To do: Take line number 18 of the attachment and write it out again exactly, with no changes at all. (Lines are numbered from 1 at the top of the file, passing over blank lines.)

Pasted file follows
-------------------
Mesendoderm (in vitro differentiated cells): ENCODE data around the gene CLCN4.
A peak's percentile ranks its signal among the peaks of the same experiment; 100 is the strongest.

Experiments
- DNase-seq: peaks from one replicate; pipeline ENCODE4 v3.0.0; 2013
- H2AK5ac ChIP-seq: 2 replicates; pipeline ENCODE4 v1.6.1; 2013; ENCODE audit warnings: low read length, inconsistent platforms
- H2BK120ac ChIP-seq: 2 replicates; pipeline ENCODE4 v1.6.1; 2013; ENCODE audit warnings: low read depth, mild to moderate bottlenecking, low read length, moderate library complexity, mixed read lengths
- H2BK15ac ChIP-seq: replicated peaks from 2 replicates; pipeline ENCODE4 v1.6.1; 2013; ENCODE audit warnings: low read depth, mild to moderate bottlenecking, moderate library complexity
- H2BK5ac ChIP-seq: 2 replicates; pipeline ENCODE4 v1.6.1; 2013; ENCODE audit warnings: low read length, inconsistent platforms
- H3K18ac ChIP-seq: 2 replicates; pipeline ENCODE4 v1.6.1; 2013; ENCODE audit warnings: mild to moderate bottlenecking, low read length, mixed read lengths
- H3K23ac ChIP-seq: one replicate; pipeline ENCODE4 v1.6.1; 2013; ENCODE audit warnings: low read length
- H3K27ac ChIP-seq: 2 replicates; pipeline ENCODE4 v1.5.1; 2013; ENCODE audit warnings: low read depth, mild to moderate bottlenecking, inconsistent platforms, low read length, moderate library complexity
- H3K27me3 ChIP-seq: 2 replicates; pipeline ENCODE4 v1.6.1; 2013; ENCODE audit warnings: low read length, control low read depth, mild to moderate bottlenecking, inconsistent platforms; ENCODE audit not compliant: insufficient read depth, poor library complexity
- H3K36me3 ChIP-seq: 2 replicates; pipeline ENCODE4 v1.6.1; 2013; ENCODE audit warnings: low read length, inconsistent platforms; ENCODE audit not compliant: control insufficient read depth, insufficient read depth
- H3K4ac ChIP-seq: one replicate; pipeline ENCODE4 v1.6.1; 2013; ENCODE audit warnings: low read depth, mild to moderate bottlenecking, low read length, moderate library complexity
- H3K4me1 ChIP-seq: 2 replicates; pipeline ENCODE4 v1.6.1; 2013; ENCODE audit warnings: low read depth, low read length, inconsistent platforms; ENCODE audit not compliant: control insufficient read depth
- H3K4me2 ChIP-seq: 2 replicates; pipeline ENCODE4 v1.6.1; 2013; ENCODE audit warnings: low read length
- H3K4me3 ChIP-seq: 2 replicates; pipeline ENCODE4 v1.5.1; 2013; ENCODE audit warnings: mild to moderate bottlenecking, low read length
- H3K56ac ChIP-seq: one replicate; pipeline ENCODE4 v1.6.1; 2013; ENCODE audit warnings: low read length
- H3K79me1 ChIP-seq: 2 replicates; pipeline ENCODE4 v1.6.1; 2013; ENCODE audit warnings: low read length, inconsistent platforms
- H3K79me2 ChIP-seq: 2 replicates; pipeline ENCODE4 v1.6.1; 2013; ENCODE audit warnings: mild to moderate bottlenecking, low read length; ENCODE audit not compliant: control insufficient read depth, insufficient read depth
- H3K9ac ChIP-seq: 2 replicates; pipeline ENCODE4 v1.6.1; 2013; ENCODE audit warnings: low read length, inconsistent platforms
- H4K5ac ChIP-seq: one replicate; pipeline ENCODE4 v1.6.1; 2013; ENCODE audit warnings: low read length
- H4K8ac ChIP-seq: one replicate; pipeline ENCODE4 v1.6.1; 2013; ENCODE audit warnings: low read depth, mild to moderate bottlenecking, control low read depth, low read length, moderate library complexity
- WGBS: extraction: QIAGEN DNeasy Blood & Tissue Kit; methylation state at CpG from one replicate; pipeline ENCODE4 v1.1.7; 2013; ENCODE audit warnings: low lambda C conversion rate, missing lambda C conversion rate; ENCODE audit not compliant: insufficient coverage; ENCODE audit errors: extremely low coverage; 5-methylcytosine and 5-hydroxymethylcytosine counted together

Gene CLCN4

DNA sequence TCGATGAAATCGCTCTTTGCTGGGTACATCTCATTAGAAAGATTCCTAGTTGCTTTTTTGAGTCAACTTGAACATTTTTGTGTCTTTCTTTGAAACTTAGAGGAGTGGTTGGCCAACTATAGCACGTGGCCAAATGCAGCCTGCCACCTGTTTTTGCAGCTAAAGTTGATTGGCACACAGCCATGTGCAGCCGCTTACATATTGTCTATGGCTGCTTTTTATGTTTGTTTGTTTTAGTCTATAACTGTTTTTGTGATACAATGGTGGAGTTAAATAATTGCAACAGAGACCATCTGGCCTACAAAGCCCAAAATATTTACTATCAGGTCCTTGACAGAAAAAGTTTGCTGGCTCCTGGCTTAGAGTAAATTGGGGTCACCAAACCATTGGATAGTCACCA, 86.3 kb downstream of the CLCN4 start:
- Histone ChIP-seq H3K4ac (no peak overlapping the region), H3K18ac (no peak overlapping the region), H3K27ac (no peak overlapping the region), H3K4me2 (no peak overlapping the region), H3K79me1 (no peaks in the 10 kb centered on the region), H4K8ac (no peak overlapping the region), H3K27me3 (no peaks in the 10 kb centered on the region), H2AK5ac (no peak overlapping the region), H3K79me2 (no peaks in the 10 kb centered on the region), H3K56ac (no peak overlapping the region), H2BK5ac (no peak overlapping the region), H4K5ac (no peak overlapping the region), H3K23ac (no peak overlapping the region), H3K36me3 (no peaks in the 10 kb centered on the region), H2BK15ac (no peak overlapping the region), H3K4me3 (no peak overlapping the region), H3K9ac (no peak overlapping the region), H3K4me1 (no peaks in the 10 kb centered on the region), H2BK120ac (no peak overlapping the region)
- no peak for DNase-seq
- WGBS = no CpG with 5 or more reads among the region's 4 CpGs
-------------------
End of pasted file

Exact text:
- H3K56ac ChIP-seq: one replicate; pipeline ENCODE4 v1.6.1; 2013; ENCODE audit warnings: low read length